Prominent in the daily grind of the contemporary White House, no matter whose name attaches to the administration, is the need to shape the discussion of national politics, one short, brutish news cycle after another. A recently retired president, setting out to write his memoirs, is already hemmed in; he can’t easily stray from hundreds of briefing books that were fine-tuned in bygone daily struggles for maximum plausibility and minimum damage. Yet by the time he writes, much information that once went unacknowledged will have leaked into the public domain in the self-justifying disclosures of his associates and others. Steering through these shoals, the best he can do is to sound mellow, above the partisan fray, disappointed that not everything worked out exactly as planned, but unbowed.
Essentially this is how George W. Bush means to come across in the pages of Decision Points. When we consider that he left the White House in the midst of two wars and the worst financial collapse in eight decades, it’s no small feat that he (along with a former speechwriter named Chris Michel who assisted him) manages to sustain his sense of himself as a decisive, well-meaning commander in chief in a time of crisis. Big surprise: Bush 43 isn’t into remorse. He also isn’t given to brooding or wondering about what might have happened had he chosen other policies or advisers. So he never allows himself to ask what he’d have done had he been gifted with foresight and understood from the start the real costs of his intervention in Iraq: a conflict lasting not months as he was originally assured but the better part of a decade, with more than 4,400 Americans killed in action and 30,000 wounded, many grievously; 100,000 or more Iraqi civilian casualties; several million refugees; and an overall cost to American taxpayers approaching $1 trillion.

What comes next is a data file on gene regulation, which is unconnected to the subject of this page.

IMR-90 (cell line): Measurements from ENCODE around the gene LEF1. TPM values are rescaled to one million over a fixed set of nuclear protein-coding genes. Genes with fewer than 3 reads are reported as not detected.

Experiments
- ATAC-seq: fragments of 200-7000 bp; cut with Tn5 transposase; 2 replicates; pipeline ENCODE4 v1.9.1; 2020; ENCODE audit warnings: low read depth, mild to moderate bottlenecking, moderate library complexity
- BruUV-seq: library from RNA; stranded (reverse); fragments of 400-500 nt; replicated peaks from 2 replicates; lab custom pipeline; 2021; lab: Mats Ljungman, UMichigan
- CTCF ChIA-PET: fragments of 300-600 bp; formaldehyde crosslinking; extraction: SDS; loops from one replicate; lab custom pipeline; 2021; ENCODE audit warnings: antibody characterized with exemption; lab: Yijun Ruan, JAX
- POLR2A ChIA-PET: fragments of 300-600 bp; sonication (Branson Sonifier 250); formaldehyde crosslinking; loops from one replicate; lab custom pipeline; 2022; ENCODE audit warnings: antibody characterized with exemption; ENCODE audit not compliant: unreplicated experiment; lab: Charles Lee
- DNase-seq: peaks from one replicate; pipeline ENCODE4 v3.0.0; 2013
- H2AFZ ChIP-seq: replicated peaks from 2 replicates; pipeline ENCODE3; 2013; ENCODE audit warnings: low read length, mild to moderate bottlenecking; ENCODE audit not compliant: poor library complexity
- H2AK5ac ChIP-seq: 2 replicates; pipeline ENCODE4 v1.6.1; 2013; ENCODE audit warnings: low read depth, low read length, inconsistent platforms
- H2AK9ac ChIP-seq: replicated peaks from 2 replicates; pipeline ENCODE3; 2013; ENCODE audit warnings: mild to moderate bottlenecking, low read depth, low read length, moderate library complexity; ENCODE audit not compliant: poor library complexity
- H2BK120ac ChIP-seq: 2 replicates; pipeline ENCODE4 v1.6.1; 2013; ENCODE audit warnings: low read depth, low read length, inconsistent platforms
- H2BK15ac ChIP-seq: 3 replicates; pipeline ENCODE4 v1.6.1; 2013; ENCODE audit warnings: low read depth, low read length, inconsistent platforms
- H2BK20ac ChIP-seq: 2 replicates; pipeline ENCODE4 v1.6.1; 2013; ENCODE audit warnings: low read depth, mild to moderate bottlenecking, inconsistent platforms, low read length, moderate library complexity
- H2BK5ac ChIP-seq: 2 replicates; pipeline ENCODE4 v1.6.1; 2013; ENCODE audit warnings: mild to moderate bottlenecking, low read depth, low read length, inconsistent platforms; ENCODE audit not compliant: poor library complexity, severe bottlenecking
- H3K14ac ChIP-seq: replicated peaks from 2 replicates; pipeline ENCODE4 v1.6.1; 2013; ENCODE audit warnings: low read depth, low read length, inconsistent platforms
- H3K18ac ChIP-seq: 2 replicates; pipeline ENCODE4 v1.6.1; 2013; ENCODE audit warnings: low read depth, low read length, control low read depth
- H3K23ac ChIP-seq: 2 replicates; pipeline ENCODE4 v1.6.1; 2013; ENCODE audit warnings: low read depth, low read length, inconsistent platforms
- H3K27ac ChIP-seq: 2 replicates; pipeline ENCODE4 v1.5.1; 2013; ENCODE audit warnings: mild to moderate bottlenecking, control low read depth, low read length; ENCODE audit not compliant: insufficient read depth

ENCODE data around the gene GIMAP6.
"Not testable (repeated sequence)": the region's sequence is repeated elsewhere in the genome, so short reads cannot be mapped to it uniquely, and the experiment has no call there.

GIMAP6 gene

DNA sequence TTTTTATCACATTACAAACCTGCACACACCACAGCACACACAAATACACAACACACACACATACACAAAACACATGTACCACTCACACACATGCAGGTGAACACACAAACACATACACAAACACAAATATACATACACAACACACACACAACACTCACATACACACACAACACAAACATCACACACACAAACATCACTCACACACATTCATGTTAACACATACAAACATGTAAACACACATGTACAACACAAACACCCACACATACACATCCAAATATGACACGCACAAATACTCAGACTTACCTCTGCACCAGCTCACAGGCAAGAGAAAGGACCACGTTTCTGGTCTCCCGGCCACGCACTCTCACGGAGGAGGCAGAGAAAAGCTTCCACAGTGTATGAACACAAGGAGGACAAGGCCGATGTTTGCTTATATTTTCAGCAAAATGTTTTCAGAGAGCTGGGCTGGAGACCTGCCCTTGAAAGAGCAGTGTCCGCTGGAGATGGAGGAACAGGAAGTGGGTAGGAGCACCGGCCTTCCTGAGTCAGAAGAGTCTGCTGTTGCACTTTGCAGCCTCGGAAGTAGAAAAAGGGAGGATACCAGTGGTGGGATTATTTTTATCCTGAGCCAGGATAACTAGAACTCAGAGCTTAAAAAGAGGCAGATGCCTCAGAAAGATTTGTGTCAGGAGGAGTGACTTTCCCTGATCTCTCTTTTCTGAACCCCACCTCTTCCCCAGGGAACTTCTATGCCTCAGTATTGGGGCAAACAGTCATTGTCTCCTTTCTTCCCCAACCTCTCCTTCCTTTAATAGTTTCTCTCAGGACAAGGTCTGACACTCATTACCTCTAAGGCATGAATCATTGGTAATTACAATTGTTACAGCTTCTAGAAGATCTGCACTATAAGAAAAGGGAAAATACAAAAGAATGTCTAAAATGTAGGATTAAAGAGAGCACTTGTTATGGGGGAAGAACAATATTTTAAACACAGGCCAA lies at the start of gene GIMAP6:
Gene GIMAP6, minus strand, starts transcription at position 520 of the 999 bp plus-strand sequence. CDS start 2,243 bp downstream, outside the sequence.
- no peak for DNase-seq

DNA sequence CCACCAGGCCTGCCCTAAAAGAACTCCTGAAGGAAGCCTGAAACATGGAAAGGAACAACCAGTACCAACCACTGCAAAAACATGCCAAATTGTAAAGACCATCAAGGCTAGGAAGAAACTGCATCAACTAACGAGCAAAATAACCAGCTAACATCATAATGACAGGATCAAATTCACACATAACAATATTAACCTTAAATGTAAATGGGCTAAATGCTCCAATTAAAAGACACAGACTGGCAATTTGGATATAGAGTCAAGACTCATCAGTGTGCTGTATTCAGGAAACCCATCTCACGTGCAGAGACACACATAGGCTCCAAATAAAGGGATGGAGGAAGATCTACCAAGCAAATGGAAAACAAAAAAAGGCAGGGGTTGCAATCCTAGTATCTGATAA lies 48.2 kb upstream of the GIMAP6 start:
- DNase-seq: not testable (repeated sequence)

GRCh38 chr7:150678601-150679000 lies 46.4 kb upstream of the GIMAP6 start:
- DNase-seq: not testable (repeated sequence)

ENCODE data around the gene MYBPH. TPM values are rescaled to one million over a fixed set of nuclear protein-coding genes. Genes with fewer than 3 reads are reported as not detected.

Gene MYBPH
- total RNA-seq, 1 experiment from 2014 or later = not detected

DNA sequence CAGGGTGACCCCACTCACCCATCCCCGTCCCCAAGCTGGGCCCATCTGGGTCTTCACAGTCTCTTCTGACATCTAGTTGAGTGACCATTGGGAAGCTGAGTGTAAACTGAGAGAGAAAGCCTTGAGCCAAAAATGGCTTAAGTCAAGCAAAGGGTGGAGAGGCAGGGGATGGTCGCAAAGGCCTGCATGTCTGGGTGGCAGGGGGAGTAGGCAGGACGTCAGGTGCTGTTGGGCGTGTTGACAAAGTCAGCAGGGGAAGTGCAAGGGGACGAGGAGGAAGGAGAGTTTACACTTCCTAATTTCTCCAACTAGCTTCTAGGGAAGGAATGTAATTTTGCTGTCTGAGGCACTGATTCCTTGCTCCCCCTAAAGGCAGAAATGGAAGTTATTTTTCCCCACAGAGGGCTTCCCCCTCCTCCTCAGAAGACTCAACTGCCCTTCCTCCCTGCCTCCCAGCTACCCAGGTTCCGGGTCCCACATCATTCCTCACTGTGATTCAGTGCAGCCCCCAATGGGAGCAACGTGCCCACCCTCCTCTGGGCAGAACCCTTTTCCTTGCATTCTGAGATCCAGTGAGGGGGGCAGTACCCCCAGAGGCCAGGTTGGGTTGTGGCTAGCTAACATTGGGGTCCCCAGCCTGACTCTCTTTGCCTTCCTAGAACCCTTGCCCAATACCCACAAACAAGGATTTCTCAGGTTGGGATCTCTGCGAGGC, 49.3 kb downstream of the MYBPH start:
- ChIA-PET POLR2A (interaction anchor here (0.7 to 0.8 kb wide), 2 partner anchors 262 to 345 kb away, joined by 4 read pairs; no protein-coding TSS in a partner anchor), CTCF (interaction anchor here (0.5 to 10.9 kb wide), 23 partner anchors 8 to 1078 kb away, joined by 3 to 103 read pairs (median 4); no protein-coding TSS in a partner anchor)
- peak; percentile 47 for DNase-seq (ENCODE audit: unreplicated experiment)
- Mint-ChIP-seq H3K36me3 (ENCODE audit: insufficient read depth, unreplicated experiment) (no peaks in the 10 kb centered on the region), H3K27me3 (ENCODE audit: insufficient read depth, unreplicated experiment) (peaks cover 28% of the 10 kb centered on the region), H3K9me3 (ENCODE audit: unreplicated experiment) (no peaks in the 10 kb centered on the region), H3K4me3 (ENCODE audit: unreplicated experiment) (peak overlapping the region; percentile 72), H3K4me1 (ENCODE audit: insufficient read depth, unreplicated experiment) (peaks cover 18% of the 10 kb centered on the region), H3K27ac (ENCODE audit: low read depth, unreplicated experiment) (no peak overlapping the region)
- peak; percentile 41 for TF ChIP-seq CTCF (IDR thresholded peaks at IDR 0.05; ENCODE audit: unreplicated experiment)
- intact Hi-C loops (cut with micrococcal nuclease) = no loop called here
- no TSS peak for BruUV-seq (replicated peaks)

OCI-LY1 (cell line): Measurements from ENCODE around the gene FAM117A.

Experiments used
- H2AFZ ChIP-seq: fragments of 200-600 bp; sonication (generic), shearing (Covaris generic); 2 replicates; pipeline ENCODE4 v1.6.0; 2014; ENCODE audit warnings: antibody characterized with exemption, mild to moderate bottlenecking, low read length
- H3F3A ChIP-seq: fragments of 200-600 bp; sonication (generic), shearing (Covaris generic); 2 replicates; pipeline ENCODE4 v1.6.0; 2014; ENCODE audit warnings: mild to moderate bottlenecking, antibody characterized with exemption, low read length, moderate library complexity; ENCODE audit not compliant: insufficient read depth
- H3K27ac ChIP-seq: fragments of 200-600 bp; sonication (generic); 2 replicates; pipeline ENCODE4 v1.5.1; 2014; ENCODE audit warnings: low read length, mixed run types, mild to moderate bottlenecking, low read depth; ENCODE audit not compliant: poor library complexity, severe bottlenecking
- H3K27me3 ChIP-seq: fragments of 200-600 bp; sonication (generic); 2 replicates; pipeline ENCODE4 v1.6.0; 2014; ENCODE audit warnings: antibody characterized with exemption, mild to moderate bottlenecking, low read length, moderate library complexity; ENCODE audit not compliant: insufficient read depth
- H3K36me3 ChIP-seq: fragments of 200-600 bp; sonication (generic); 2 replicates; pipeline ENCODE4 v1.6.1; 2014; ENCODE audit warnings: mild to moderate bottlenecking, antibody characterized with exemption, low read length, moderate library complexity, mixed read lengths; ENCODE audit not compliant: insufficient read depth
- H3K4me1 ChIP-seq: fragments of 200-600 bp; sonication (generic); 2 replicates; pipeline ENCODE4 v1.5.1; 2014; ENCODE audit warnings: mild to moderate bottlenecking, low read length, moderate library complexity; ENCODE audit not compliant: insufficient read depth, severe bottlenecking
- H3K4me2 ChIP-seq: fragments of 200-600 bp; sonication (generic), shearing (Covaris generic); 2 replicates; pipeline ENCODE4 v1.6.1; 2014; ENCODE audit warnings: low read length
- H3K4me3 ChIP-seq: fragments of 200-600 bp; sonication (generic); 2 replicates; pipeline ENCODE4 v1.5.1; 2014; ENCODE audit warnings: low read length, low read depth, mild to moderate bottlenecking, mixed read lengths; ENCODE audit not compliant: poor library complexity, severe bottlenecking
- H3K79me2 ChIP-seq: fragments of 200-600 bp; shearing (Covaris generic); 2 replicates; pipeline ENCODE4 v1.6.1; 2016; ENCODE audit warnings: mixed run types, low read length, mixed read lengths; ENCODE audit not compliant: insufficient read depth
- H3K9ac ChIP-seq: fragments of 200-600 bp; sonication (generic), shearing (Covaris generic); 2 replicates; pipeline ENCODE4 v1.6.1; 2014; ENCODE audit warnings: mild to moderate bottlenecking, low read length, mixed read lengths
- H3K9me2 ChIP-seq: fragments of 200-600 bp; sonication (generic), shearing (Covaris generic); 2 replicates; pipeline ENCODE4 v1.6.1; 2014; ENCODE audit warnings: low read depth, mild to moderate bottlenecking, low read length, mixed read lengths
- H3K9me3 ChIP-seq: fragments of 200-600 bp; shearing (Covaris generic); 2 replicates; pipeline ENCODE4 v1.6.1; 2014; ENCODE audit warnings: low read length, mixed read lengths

Instead, he clings to a wisp of a hope that he will be seen to have bequeathed a stable democracy in the Middle East as Paul Wolfowitz and other neocon dreamers once promised. Democracy is on the rise in Lebanon, Iraq, and Palestine, he suggests. The three countries have “the potential to serve as the foundation of a free and peaceful region.” As they say thereabouts, Inshallah! What we have here is an alibi. If history fails to take the surprising turn that was charted for it by the self-proclaimed “decider,” it won’t be his fault.
Put more generously, the theme of President Bush’s book is that good intentions count for a lot, whatever the results. Its tone, on the whole, is measured, even affable; the book is given, like its author, to humorous asides. The major result he claims—in his words, “my most meaningful accomplishment as president”—is that “the homeland” suffered no large terrorist attack in the seven years, four months, one week, and two days that remained of his time…
This article is available to online subscribers only.
Please choose from one of the options below to access this article:
Purchase a print premium subscription (20 issues per year) and also receive online access to all all content on nybooks.com.
Purchase an Online Edition subscription and receive full access to all articles published by the Review since 1963.
Purchase a trial Online Edition subscription and receive unlimited access for one week to all the content on nybooks.com.